Michael Gove wants to get rid of GCSEs, and the press is sure to help him with either lazy, or possibly even worse – deliberately misleading journalism.
Michael Gove today announced his desire to overhaul the GCSE exam system. GCSE’s will be replaced by O-Levels (for the smart kids), and CSEs (for the… not so smart kids). Predictably, Labour shadow education mister Kevin Brennan disagreed with his counterpart’s proposal for being “a two-tier exam system which divides children into winners and losers at 14”. Maybe he’s right.
As much as the conservative government tries to not look like the nasty party, on occasion the mask inevitably slips and we catch a glimpse of what lies beneath. Historically the conservatives have represented the upper classes and that doesn’t seem to have changed much in their modern iteration. The reputation that the Tories look after the rich and do far too little to rectify social inequality isn’t exactly unearned.
But I am not here to make concrete judgement on Michael Gove’s plan. If I were, I would probably conclude that he is an evil bastard that wants a Brave New World-esque caste society. I would probably question why bringing back O-Levels from 30 years ago is a good idea, and ask why the conservatives would want to scrap GCSE exams which were of their own making. You may guess that I don’t think the plans are necessarily progress.
Working as an exam invigilator gave me a certain insight into current tests, as a two hour silent overwatch of schoolchildren can get incredibly boring. Once the ‘stand next to the ugliest child’ or ‘human pac-man’ games were exhausted, I found myself attempting some of the spare GCSE papers. A few seemed relatively simplistic – I felt I could have blagged my way through English with just a night of red bull and sparknotes (incidentally that’s how I got my 2:1 English degree), whereas higher-tier maths might as well have been written in hieroglyphics.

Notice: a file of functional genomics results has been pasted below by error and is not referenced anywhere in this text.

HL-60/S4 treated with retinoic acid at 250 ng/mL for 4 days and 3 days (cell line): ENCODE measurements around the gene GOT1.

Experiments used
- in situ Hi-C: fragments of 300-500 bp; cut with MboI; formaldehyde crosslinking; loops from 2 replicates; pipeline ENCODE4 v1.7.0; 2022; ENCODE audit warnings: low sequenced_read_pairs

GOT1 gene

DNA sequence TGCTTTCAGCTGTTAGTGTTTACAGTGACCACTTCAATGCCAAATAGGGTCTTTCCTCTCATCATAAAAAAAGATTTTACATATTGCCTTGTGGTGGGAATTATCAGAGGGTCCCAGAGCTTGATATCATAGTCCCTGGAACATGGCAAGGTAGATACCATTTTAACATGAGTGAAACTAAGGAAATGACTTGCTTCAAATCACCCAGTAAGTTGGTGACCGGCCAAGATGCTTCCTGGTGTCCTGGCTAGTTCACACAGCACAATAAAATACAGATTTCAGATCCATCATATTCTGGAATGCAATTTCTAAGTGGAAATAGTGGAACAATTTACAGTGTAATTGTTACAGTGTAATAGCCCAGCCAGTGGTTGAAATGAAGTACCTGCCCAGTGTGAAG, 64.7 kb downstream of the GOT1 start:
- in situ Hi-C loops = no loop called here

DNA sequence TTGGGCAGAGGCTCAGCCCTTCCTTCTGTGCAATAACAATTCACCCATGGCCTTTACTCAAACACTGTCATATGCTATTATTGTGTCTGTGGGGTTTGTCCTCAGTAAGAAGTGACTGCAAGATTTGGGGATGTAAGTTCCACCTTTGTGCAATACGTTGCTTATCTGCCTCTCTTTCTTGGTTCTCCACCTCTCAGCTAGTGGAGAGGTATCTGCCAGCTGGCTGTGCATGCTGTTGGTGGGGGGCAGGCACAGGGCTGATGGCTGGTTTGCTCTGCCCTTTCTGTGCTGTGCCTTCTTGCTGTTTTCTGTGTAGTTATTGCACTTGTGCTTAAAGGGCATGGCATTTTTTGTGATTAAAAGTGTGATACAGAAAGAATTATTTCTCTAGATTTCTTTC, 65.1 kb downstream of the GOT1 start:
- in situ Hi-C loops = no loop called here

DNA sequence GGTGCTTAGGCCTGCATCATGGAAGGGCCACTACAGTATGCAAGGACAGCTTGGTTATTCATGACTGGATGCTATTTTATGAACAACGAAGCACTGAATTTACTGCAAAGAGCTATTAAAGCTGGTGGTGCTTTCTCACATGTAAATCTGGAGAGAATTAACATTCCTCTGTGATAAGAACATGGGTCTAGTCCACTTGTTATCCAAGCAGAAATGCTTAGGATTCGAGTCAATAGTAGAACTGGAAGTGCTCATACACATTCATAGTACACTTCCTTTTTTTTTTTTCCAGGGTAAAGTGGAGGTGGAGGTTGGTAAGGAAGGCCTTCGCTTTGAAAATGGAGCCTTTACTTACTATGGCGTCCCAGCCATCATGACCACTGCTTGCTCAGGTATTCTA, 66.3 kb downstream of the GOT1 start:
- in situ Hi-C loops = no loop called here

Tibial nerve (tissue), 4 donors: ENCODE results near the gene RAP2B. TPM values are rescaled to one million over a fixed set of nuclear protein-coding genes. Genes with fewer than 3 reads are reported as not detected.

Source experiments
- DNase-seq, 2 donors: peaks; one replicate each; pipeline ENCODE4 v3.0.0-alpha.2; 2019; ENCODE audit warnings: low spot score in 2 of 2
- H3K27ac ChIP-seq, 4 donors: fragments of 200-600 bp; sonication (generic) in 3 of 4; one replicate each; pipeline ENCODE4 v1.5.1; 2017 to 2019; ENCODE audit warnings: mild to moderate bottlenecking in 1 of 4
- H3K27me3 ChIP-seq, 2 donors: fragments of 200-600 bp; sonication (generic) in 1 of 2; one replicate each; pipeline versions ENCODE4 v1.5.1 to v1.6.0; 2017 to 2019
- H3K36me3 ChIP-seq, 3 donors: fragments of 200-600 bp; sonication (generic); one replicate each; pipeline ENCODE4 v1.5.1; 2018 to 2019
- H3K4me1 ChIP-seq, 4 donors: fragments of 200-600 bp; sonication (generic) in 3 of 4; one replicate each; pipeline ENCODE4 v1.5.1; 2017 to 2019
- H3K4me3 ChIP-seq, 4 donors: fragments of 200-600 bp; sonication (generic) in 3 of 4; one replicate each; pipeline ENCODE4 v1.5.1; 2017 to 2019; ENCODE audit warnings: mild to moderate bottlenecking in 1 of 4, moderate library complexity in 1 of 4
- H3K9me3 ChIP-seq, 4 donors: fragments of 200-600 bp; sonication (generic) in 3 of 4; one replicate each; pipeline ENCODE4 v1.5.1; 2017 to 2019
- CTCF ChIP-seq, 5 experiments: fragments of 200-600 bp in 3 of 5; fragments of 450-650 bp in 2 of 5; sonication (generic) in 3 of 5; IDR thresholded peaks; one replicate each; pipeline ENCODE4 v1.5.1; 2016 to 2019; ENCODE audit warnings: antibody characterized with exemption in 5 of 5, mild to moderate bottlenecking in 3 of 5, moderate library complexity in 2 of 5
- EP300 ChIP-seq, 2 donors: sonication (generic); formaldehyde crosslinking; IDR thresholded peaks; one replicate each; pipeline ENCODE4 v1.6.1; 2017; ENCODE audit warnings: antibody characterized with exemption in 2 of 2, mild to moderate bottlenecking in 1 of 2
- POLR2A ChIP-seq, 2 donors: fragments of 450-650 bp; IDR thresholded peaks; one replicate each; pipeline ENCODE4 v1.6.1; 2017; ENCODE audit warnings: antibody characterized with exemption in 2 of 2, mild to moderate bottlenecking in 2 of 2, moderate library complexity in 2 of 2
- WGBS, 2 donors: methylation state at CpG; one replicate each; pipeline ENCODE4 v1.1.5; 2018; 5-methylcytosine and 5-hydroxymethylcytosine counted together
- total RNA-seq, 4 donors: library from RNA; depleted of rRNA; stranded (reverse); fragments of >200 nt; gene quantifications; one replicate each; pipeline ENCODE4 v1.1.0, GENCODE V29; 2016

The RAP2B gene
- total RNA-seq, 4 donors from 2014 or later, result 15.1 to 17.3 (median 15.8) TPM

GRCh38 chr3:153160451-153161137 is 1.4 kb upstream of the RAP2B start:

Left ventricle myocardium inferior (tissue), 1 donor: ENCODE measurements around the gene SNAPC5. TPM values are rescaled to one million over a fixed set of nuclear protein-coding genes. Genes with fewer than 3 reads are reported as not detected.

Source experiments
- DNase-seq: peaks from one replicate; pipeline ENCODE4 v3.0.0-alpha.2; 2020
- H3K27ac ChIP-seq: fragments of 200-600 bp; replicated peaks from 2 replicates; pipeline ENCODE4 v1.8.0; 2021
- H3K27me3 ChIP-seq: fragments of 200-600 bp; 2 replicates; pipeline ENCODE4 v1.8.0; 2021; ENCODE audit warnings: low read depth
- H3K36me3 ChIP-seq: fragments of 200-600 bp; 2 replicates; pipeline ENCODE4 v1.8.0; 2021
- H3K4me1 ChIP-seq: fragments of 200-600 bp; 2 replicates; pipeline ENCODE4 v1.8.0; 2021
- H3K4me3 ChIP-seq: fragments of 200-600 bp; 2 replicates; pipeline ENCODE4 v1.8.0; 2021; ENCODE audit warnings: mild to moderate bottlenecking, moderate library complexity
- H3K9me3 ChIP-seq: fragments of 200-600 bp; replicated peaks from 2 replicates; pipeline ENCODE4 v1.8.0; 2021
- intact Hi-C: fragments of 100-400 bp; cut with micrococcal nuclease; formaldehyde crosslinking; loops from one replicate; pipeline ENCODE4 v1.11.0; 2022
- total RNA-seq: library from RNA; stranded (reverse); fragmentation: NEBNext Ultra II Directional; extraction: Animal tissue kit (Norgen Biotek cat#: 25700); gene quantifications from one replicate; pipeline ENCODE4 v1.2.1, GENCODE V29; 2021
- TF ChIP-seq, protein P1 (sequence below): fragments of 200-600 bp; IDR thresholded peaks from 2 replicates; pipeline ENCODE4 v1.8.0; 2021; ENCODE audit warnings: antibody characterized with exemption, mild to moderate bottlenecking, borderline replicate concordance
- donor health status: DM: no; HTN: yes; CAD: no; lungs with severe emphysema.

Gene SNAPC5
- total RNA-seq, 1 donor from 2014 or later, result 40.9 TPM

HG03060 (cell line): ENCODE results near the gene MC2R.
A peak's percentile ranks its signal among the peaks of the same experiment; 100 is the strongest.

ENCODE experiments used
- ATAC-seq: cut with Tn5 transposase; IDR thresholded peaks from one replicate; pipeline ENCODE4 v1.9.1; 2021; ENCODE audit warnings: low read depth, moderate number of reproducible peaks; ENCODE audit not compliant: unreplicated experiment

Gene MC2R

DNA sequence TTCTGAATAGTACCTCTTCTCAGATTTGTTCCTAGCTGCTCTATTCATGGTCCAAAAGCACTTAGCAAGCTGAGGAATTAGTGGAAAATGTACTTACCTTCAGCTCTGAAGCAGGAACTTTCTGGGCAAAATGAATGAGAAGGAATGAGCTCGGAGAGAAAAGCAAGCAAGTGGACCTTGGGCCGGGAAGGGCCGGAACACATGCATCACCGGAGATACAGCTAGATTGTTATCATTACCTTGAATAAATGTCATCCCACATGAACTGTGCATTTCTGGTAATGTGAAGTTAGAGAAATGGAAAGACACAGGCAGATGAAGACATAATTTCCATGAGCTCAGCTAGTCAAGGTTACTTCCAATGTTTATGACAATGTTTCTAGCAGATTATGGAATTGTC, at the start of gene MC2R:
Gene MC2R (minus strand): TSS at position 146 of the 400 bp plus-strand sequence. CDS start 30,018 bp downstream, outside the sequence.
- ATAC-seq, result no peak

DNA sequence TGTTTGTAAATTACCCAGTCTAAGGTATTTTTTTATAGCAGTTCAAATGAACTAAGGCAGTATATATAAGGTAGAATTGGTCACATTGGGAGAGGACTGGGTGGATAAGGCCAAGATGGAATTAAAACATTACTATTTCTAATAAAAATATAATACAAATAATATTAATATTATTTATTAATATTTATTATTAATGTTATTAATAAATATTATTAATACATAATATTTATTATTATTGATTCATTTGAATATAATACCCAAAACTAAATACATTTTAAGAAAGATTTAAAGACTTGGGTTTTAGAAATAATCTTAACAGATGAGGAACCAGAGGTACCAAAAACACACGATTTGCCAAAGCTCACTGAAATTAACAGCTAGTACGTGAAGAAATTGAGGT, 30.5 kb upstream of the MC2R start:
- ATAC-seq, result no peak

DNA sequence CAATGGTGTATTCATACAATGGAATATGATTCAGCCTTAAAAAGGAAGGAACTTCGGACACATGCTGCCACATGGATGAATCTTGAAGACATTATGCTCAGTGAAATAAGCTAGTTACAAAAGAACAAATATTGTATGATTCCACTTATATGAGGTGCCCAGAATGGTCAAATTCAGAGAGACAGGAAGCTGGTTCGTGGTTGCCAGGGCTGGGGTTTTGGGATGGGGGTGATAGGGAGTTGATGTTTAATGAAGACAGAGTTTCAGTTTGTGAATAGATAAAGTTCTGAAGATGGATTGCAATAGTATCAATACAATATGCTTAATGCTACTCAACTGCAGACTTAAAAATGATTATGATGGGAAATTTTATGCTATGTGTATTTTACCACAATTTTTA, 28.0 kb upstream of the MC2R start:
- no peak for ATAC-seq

I concede, it may just show exactly where my own cognitive strengths (and frailties) lie. In fact, recently I had to complete an aptitude test, and suffered an embarrassing mental spasm as I tried to remember how to do addition and subtraction sums with that ancient neanderthal tool, the pencil. I managed, but still – damn you calculators and excel for making me so complacent.
Overall, I found that some GCSE papers were easy while others were very hard. It shook me a little and I vowed never to scoff at a celebrity being defeated on ‘Are you smarter than a 10-year-old?’ again. But obviously my experience was far from scientific; admittedly I am no expert on current exams, having thought about them very little since invigilating.
But reading the tabloids one can’t help but hearing about education frequently. An article usually appears weekly in the Sun or the Daily Mail, using the often repeated phrase ‘dumbing down’, whilst harking back to a glorious golden age of education. It is often accompanied with a statistic like ‘One third of Teenage pupils believe Winston Churchill is TV advert dog’ or something similar of that ilk. Of course the right-wing press also tends to look back misty eyed at the cane and capital punishment, so any assertion that ‘it were so much better in my day, young un’ should be taken with a pinch of salt.
The Daily Mail broke the story of Michael Gove’s intended reforms with an implied support for the plans, though it was the bias and generally misleading journalism on display which really annoyed me. The (since altered) headline read ‘Gove plans radical move to scrap dumbed-down GCSEs’, opening with the leading assertion that GCSE’s are in fact ‘dumbed down’. It isn’t a great example of journalistic neutrality.
The rest of the article continued trying to appear even-handed while actually being incredibly biased. And then came the bombshell statement: